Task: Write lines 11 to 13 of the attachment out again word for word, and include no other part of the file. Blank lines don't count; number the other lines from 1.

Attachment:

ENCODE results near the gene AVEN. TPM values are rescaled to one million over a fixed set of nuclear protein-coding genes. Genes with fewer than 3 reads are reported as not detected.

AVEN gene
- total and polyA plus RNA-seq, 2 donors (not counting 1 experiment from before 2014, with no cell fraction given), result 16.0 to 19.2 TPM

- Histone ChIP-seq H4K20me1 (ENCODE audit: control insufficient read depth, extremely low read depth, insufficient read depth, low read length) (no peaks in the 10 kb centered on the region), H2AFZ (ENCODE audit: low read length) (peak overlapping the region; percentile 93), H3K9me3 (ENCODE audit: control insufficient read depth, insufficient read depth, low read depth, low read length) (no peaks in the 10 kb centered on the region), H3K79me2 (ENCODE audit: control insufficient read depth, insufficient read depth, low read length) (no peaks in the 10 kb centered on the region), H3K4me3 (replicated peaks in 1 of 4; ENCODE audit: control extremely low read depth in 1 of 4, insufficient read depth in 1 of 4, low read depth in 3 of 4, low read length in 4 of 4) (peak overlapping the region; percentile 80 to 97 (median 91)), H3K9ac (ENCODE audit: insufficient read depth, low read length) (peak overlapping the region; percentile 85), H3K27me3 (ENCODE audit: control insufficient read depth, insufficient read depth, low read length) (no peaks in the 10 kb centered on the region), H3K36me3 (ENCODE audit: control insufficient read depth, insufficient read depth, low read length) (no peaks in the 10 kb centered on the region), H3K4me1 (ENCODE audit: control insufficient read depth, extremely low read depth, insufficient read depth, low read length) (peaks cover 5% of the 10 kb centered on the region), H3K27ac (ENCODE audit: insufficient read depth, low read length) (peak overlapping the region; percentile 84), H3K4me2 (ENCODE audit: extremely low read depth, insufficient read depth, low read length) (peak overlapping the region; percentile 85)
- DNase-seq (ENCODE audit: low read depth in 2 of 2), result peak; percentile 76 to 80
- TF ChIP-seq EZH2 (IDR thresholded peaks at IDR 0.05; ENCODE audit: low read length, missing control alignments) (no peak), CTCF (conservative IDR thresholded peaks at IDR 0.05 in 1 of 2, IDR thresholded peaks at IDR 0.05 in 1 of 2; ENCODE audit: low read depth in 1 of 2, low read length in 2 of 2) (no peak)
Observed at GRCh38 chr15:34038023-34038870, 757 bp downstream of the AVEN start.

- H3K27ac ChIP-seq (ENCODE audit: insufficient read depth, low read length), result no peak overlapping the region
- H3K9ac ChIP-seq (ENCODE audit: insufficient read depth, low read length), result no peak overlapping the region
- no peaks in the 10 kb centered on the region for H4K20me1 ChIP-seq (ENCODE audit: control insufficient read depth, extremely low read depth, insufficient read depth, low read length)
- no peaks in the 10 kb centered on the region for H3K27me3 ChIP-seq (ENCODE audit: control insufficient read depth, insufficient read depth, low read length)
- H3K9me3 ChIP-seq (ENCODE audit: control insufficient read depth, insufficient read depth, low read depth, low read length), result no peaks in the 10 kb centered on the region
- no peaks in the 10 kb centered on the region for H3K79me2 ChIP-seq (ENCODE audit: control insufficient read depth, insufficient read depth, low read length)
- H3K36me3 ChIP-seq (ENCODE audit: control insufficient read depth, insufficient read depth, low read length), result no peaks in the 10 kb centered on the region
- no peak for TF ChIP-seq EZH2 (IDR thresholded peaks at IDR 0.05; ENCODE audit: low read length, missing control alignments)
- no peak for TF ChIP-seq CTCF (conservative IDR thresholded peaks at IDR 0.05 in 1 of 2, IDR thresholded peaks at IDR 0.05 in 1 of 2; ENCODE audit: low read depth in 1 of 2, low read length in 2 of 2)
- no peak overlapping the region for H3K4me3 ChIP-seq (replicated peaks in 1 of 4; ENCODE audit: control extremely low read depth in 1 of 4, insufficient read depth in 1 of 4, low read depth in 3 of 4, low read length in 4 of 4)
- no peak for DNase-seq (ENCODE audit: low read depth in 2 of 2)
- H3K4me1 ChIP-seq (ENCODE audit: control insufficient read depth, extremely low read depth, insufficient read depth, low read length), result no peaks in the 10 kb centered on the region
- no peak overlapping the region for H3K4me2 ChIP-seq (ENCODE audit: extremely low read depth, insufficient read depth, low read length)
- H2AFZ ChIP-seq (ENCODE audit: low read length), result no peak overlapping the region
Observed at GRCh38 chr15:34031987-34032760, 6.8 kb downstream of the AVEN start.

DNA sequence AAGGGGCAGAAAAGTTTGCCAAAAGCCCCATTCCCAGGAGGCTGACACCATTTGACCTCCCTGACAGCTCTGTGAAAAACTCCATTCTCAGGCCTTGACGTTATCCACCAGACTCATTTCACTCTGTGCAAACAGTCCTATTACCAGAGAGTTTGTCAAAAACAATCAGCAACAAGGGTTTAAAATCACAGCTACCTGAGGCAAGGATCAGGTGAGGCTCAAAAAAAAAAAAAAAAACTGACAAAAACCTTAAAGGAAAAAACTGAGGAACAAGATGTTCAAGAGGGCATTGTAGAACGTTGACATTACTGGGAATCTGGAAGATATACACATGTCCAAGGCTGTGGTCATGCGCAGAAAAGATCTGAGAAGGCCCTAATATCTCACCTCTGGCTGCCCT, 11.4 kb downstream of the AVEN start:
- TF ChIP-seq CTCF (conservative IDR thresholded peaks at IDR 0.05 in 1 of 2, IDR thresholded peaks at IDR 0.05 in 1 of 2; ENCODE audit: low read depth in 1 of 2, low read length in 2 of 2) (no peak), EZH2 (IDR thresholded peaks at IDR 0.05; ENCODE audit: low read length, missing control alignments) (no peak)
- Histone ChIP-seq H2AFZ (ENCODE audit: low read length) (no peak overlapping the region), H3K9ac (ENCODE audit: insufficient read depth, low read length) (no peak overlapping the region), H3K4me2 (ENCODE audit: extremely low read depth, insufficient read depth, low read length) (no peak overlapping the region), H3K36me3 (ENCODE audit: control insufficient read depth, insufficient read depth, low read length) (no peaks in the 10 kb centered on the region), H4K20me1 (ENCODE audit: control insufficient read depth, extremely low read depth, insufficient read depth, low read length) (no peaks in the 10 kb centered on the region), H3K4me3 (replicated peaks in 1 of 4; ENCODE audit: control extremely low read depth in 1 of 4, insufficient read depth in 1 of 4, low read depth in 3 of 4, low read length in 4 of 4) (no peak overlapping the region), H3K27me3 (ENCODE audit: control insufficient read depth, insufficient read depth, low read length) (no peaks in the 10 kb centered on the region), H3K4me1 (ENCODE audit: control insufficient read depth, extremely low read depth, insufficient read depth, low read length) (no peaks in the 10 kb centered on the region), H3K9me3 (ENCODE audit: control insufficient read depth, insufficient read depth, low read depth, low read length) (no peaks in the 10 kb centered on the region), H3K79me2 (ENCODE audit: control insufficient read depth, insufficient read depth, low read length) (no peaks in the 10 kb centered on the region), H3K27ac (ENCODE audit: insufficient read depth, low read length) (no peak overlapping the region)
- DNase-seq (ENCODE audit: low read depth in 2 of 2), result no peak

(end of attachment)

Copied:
- no peaks in the 10 kb centered on the region for H3K27me3 ChIP-seq (ENCODE audit: control insufficient read depth, insufficient read depth, low read length)
- H3K9me3 ChIP-seq (ENCODE audit: control insufficient read depth, insufficient read depth, low read depth, low read length), result no peaks in the 10 kb centered on the region
- no peaks in the 10 kb centered on the region for H3K79me2 ChIP-seq (ENCODE audit: control insufficient read depth, insufficient read depth, low read length)